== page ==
In his two years serving in the US Treasury, David Malpass has repeatedly lambasted the big development lenders as wasteful and ineffective, and called for reforms.
Now he is poised to take over the helm of the World Bank, where he can put his own stamp on its policies -- something that many experts say undermines the institution.
President Donald Trump on Wednesday tapped Malpass to lead the World Bank, replacing Jim Kim who left February 1.
According to an unwritten rule, as the single largest shareholder, Washington gets to choose the leader, with the support of European nations.
Malpass, a 62-year-old US Treasury official in charge of international affairs, does not mince words.
Institutions such as the World Bank, he said in congressional testimony in 2017, "spend a lot of money" but are "not very efficient."
"They are often corrupt in their lending practices and they don't get the benefit to the actual people in the countries," he said.
Malpass is tall and approachable but also viewed as brittle, with a direct manner bordering on abrasive.
By the middle of last year, about 20 career staff at Malpass' office had quit, some of them chafing at his management style, according to media reports.
The Michigan native with a degree in physics completed studies in economics at George Washington University in the US capital. He then held several Treasury Department positions under former Republican presidents Ronald Reagan and George H.W. Bush.
He then began a lengthy stint at Bear Stearns -- an investment bank that collapsed at the start of the 2008 financial crisis -- including six years as its chief economist.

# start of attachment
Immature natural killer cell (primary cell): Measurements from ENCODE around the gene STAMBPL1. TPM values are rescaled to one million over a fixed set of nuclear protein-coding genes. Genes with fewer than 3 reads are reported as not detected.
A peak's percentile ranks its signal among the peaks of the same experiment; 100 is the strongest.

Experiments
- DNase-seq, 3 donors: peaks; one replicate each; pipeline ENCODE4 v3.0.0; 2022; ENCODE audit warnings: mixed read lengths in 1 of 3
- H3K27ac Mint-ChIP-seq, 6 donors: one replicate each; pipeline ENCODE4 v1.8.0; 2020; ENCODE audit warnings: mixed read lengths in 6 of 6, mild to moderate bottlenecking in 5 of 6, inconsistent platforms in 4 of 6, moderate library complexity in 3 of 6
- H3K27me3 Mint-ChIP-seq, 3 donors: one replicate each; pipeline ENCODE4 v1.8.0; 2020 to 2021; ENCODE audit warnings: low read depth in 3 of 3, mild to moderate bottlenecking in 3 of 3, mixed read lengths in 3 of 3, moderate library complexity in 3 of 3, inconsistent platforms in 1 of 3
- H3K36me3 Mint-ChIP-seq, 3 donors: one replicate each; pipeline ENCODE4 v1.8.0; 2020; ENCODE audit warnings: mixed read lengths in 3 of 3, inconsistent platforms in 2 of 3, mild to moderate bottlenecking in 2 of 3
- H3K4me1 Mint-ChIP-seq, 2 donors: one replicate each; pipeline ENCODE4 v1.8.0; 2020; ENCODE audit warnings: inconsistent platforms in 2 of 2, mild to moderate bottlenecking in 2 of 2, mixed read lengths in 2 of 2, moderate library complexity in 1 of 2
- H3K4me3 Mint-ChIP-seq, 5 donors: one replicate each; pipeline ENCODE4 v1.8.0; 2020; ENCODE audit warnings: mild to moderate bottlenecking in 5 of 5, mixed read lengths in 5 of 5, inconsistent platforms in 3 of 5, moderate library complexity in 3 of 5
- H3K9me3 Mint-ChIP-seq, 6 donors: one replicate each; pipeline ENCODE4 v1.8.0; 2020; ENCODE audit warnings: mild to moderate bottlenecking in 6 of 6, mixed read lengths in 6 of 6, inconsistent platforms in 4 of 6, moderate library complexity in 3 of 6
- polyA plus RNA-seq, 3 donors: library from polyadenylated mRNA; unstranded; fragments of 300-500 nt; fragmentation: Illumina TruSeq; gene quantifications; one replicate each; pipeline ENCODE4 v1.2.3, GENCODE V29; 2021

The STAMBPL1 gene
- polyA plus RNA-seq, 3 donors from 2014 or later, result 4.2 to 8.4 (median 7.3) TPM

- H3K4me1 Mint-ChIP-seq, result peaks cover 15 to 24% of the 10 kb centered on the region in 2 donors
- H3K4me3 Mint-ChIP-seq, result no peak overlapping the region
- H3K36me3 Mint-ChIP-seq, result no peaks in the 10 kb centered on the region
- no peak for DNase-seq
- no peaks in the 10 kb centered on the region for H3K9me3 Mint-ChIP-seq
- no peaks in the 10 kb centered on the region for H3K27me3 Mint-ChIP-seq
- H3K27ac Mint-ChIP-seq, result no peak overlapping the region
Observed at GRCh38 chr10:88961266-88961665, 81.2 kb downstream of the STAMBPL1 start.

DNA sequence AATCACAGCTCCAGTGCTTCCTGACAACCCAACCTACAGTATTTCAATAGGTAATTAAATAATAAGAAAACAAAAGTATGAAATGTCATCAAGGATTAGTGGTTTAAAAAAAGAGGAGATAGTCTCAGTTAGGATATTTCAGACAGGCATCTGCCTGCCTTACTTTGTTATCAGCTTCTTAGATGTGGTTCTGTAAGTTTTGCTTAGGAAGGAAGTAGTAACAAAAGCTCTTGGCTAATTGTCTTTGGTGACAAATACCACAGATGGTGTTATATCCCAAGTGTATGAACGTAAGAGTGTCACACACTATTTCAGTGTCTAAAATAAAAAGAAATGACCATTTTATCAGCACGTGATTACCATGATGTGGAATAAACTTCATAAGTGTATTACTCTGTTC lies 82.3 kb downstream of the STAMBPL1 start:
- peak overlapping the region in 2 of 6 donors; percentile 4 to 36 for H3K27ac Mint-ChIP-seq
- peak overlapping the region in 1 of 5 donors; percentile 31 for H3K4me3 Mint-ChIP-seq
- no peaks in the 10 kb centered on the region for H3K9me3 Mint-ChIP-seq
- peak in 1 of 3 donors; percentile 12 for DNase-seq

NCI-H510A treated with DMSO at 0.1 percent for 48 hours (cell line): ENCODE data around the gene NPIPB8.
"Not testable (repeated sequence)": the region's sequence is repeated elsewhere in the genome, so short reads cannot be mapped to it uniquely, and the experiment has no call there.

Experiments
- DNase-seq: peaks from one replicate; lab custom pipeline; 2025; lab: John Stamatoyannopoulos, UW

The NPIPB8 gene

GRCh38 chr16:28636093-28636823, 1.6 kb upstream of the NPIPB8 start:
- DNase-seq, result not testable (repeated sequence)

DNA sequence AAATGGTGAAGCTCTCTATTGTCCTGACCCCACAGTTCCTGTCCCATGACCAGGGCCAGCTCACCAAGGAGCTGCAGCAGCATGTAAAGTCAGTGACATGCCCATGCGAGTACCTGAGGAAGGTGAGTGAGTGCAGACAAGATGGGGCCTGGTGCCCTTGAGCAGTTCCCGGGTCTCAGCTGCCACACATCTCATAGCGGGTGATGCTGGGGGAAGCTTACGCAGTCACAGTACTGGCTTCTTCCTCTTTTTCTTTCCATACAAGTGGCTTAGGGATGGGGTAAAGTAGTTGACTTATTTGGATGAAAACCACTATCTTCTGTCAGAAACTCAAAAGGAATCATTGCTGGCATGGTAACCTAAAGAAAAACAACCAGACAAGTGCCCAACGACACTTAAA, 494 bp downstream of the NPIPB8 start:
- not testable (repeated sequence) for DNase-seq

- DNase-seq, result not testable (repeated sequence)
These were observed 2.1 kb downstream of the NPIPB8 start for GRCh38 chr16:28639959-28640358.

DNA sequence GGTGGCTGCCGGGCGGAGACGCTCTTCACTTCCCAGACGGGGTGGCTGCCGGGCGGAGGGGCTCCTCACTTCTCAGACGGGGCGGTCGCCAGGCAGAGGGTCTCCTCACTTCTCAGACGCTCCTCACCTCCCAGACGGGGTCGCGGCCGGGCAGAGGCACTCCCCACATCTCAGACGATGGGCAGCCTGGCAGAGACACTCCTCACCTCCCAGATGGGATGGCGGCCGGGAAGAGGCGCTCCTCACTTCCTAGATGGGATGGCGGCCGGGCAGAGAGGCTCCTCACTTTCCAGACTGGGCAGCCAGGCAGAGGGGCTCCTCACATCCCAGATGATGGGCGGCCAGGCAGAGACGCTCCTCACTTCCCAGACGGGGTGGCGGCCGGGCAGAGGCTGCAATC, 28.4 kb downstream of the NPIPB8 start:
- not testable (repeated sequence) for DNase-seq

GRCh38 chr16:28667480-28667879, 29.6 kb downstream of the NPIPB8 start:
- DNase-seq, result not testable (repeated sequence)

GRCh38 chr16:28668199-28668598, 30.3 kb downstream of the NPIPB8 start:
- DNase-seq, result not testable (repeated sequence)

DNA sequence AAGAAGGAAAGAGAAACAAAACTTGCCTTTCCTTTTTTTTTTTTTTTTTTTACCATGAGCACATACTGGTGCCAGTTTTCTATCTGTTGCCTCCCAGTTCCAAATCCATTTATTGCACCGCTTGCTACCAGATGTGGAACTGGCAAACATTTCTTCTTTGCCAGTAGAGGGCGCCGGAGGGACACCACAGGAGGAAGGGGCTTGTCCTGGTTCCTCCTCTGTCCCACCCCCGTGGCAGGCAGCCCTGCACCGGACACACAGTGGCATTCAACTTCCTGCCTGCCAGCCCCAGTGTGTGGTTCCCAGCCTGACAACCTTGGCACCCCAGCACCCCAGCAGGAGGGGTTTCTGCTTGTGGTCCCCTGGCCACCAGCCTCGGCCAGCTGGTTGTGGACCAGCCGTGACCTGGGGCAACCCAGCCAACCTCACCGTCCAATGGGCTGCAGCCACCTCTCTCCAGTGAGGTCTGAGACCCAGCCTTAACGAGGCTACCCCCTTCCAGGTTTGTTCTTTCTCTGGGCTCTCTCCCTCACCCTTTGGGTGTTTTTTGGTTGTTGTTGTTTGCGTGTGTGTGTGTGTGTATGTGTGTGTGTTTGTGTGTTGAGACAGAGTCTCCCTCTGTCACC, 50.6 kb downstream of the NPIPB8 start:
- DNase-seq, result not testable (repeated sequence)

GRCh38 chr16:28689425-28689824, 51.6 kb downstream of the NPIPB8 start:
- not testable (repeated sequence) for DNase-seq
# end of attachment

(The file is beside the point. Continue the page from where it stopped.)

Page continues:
After the bank failed in 2008, he founded his own economics firm, Encima Global.
His policy positions and economic forecasts have had decidedly mixed results.
- 'Don't panic' -
In 2007, the eve of the financial crisis, Malpass penned a Wall Street Journal op-ed telling readers not to "panic" because "housing and debt markets are not that big a part of the US economy."
In 2010, as the Federal Reserve was pumping cash into markets, he signed onto a letter to Fed Chairman Ben Bernanke, calling for an end to the stimulus program, which he said would drive up inflation.
It did not.
That year, he also made a foray into politics, waging an unsuccessful campaign to become the Republican senator from New York.
He was an economic adviser to Trump's presidential campaign in 2016.
Word of Malpass' nomination has spurred controversy and, should he take office, his presidency would mark a sharp break with that of his predecessor, Jim Yong Kim.
Named by former President Barack Obama, Kim abruptly resigned last month, not even half way through his second five-year term.
Malpass favors reforms for World Bank that would lean more heavily on the private sector and lend less to high-growth economies like China that he says have sufficient access to credit already.
"Imagine what appointing Malpass would do to intellectual quality and morale at the World Bank," economist and New York Times opinion columnist Paul Krugman wrote on Twitter.
"But I don't know whether other countries will stand up to Trump on this."
But Malpass told reporters that his concerns about lending to China were addressed in the reform package World Bank shareholders approved last year.
"China is the world's second biggest economy so as it borrows from the World Bank it raises the question, Why is this having to happen?" he said, noting that he wants the bank to stick to its "graduation" policy for middle income countries.
Still, many experts expressed outrage, accusing Malpass of disdain for the World Bank's poverty reduction mission.
"There is no case for Malpass on merit," said Justin Sandefur, a senior fellow at the Center for Global Development, a development research organization in Washington.
"The question now is whether other nations represented on the World Bank's board of governors will let the Trump administration undermine a key global institution."